Also new here are a few new camera modes, which were seemingly designed by Hasselblad (the companies announced a partnership beginning with the Find X5 phones, and it seems the legacy camera company  contributed to the software, but not hardware, of the phone).

First, there are tweaks to Pro mode, though it seems these are mainly in the user experience side (with a Hasselblad-looking shutter button and sound) rather than with new features. More interestingly, there’s XPAN, which shoots like the old Hasselblad XPAN camera in grainy wide-screen, and Hasselblad Master Styles, filters designed by the company based on famous photographers who use its cameras.

Oppo also offers a few modes that you won’t find on all smartphones, like Pro Videography and Long Exposure - the company is clearly positioning this as a device for prolific smartphone photographers, not the everyday consumer. 

It’s curious, then, that zoom photography feels like an afterthought. The 13MP sensor and 2x zoom lens won’t hold a candle to what similarly priced rivals get, and it feels like Oppo focused on perfecting the main and ultra-wide experience rather than catering to people who like to zoom in.

For the battery, this is an area where we’ve been disappointed by Find X Pro models, and it’s also an aspect you can’t judge in brief hands-on time. The device has a 5,000mAh power pack, which is 500mAh bigger than the Find X3 Pros, so hopefully, we’ll see some better longevity there.

Charging speed has seen a big increase though, and the Find X5 Pro offers 80W wired, 50W wireless and 30W reverse-wireless powering. Samsung should take note: that’s flagship-level charging, and we look forward to juicing up our phone in no time.

 Performance, specs and software 

Oppo Find X5 Pro

(Image credit: Future)

An upgrade in the Oppo Find X5 Pro that’s unsurprising is its use of the Snapdragon 8 Gen 1 - the next generation of Qualcomm’s line of top-end Android processors. The last version, the Snapdragon 888, was used in the Find X3 Pro.

This is a supremely powerful chipset, great for gaming or photo and video editing, though it’s not a huge power boost from the 888. The phone is snappy to navigate and use, though we’ll have to load it full of our everyday apps to see for sure. There’s 12GB RAM and 256GB storage, but no expandable storage.

The software here is Android 12 with Oppo’s ColorOS laid over the top, and that’s a bright and colorful user interface with lots of customization options for things like app icons, the always-on display, and fingerprint sensor animations.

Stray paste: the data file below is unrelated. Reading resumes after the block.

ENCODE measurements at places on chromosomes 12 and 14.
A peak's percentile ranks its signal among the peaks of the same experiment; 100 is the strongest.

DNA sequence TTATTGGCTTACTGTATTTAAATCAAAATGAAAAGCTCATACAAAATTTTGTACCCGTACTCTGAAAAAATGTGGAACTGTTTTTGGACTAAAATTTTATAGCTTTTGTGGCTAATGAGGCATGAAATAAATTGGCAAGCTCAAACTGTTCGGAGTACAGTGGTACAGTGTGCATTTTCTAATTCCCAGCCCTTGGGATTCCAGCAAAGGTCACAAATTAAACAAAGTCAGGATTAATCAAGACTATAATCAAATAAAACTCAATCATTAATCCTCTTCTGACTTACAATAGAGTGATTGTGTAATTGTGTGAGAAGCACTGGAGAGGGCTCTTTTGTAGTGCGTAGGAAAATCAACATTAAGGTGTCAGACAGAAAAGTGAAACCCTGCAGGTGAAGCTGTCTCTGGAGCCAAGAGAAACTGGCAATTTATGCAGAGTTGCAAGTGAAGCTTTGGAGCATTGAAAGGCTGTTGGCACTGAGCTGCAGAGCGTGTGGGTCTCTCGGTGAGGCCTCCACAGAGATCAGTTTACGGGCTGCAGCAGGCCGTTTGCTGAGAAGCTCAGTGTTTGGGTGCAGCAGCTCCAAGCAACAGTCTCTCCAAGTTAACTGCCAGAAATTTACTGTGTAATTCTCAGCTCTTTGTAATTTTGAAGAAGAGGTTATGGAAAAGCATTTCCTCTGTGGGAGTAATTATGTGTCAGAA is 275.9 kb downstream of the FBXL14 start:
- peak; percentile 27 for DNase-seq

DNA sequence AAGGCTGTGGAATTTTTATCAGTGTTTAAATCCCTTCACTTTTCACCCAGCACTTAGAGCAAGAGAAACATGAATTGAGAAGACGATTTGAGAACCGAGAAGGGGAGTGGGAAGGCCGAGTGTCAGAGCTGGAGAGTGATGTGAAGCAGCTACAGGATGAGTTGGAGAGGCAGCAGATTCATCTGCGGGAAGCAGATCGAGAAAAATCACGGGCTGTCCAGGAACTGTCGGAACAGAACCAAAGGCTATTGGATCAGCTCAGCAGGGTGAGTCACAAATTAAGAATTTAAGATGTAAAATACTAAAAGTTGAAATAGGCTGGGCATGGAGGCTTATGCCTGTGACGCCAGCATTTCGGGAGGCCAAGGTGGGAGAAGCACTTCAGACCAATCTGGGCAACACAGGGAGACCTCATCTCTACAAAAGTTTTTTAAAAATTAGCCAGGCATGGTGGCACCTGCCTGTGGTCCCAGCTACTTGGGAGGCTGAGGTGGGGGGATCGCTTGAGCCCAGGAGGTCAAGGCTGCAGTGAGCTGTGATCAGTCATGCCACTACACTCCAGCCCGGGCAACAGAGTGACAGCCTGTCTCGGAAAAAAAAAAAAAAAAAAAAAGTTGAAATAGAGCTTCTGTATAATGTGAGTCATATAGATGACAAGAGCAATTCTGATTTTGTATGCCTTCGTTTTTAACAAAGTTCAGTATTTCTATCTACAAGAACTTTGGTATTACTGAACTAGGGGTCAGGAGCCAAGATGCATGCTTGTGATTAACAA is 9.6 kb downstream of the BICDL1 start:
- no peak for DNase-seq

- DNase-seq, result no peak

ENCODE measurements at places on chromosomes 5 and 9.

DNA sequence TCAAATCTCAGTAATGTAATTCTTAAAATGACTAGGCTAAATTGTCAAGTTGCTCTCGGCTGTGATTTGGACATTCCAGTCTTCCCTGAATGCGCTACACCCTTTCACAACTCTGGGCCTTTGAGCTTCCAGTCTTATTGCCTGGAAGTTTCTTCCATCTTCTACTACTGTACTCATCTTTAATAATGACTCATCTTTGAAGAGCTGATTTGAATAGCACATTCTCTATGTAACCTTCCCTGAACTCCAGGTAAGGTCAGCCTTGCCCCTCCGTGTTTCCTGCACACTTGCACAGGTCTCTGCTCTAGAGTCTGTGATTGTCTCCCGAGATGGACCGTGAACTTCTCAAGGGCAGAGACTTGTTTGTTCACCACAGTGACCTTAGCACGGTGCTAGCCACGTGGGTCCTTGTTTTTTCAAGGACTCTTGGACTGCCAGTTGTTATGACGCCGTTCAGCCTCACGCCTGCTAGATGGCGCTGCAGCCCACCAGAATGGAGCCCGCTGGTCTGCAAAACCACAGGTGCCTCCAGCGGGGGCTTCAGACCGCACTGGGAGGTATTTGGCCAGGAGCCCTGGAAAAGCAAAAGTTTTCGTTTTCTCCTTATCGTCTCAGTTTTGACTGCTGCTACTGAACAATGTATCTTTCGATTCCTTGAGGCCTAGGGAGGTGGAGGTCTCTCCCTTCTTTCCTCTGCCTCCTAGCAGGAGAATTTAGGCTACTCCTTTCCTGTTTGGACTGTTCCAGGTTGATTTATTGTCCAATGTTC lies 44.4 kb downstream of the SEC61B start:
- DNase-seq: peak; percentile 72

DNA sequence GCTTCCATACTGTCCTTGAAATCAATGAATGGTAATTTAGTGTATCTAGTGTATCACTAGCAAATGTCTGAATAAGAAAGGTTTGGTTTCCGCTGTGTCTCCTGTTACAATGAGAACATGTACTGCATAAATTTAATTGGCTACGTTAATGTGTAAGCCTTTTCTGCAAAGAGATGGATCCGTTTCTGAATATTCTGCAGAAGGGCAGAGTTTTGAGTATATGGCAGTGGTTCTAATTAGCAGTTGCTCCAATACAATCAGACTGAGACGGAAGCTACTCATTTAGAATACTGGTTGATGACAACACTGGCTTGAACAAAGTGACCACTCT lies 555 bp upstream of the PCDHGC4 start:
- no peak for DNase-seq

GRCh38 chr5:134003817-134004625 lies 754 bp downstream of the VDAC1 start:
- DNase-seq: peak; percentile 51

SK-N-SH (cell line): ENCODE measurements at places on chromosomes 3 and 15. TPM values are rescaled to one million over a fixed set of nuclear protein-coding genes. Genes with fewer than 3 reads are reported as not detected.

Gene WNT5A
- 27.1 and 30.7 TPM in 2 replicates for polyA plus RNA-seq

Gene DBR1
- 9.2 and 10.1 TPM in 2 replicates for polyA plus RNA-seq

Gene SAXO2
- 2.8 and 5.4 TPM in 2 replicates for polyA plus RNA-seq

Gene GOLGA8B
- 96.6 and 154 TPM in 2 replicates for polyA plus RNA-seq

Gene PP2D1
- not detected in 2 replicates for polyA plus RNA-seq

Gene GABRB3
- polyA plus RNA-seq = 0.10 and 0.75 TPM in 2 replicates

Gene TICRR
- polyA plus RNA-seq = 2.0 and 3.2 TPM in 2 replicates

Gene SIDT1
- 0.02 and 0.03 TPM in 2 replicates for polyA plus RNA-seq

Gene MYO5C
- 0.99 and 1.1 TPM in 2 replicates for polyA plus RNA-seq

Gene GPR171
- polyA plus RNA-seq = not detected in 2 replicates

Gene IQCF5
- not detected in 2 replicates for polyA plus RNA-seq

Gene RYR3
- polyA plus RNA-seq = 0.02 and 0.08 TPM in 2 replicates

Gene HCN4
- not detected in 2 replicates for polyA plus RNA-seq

Android 12’s main feature, Material You, hasn’t made its way to Oppo phones yet, but its functionality - the ability to set a house theme for settings icons and menus based on your wallpaper - is basically already present in ColorOS, so it’s not an issue.

Early verdict

Oppo Find X5 Pro

(Image credit: Future)

The Oppo Find X5 Pro doesn’t feel like a huge upgrade over its predecessor.  This is an iterative change with a few upgrades and tweaks, but no big eye-catching differences.

We’ll miss the microscope camera. Oppo’s disinterest in zoom photography is a shame too, but in our full testing time we’ll have to see if we’ll be wowed in other aspects of the camera.

Otherwise, this is the same premium phone that you’ve seen before with a good-looking display, fast charging, and a powerful processor.

Tom Bedford
Tom Bedford

Tom's role in the TechRadar team is to specialize in phones and tablets, but he also takes on other tech like electric scooters, smartwatches, fitness, mobile gaming and more. He is based in London, UK.

He graduated in American Literature and Creative Writing from the University of East Anglia. Prior to working in TechRadar freelanced in tech, gaming and entertainment, and also spent many years working as a mixologist. Outside of TechRadar he works in film as a screenwriter, director and producer.

What is a hands on review?

Hands on reviews' are a journalist's first impressions of a piece of kit based on spending some time with it. It may be just a few moments, or a few hours. The important thing is we have been able to play with it ourselves and can give you some sense of what it's like to use, even if it's only an embryonic view. For more information, see TechRadar's Reviews Guarantee.